Wednesday, August 18, 2010

Women Who Dig Rocks


Recently, my old friend Thena came through town to visit on an Oregon rock hounding/fossil hunting road trip with her daughter, Raine who has big plans to become a Paleontologist. Being the rock collector that I am (I can't help it! They just come home with me everywhere I go!), I was very intrigued by their trip. Armed with their rock hammers, pick, shovel and a book called Gem Trails of Oregon by Garrett Romaine, they set off for adventure.

Their journey started at Mt. Adams where they met us to pick huckleberries. What better way to start off on adventures than with a good breakfast of huckleberry pancakes with friends? From here they drove through Portland to a site called Cedar Butte in the Tillamook State Forest to find black agite crystals. Here, they had a little too much adventure with a flat tire in the middle of nowhere. Fortunately, Thena is a no-nonsense woman who can change a tire, which she did, and got them back on their way with their haul of black crystal points.


The next morning, they caught a low tide out at Otter Rock on the Oregon Coast near Lincoln City. Here they found seashell fossils, agates, a few crystallized snail shells, and a large, dead sea lion (they didn't bring this home). They also found some good clam chowder.



After a stop-over at our house to do some laundry and have some down-home food at Papa's Soulfood Kitchen, they headed up the McKenzie River to a site called Gold Hill to dig quartz crystals. This location sounded a little questionable in their guide book due to rough road and issues around active mine claims, but quartz crystals were just too good to pass up, so they headed up into the hills. As they arrived at the place the book said to go, they saw a family pulling in with picks and shovels, so they quickly made friends and teamed up. This family lived in the small, nearby town of Vida, and said they came up there to dig frequently. They found a few holes others had started alongside the dirt road, and started digging away. Here, once again, they had a little more adventure than they bargained for when a forest ranger pulled up and said they were trespassing on an active mining claim and the penalty was a 1500 dollar fine! The local family talked the ranger out of it with only a warning, but he said they had a lot of trouble there recently with some unsavory folks hanging out, taking loads of crystals and even beating up the mine owner when she came out to work her claim. My friend considered herself very lucky to have found this family, so they dug up crystals the rest of the day, shared a picnic and a lot of relief over narrowly avoiding a scrape with the law.



For the next leg of their journey, they headed out to Eastern Oregon where they visited the painted hills, the Grant County Historical Museum, the Oregon Paleo Lands Institute in Fossil, and the John Day Fossil Beds. Here, Raine met the head Paleontologist who happily gave her an autograph and shared some insights on her chosen career. They spent their last night camping out on the Ochoco Reservoir watching the Perseid meteor shower flash across the sky.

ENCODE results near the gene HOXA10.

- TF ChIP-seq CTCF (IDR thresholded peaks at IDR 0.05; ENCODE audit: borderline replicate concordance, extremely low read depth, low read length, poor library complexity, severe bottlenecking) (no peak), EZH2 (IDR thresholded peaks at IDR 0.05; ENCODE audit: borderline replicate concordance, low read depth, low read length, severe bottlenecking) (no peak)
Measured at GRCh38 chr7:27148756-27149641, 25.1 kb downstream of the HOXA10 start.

The next day they added a little hot spring stop to their itinerary and spent the morning at Cougar hotsprings soaking in the warm pools. They were talking to a woman about their crystal finds, and she told them there were crystals right here, and you only needed to dig in the muddy bottom of the pools with your toes. Sure enough, they found a few quartz crystals. As the day heated up, they hiked back down to a cove with a waterfall on the reservoir for some cold water swimming to cool off. Here they met another family with the same idea, and splashed the afternoon away with their new friends.



They came back to my house on their way home to regroup and clean up their crystals. After some scrubbing with an old toothbrush, we got their rocks all clean and shiny. I don't know about you, but I've never seen that many crystals at once, except maybe at a rock shop, or the crystal cookie cave at the Waldorf School. It was an impressive sight to behold.





They headed back home with a car full of fossils, crystals, agates, huckleberries, some really good artisan cheese of Oregon, and memories of great adventures. I thought it was a great example of going with your child's interests and planning a do-it-yourself trip around it. Who needs Disneyland when you can dig up crystals, meet a Paleontologist, find fossils on the beach, have a near run-in with the law, and camp out under a meteor shower? I know which vacation I'd pick, hands down. Memories of Disneyland fade into obscurity, but I'll bet Raine will be telling the story of this road trip to her grandchildren someday. Heck, I didn't even go on this trip, but I know I'll be telling it to mine!

Thena's advice on having a really fun rock hunting road trip with your child:  "I didn't try to force my plan on the situation, I went with the flow of the day, and made sure to take time to do things Raine wanted (I.e. swimming as much as possible)."




2 comments:

  1. My mother used to have a rule that I was only allowed to bring one rock into the car each time we stopped - or else I would stuff my pockets full! Now, every where she goes(Italy, Germany, Chicago, etc.) she brings me home one special rock! What a wonderful story about your friend and her daughter's experiences rock hunting! Take care, - Tweedles

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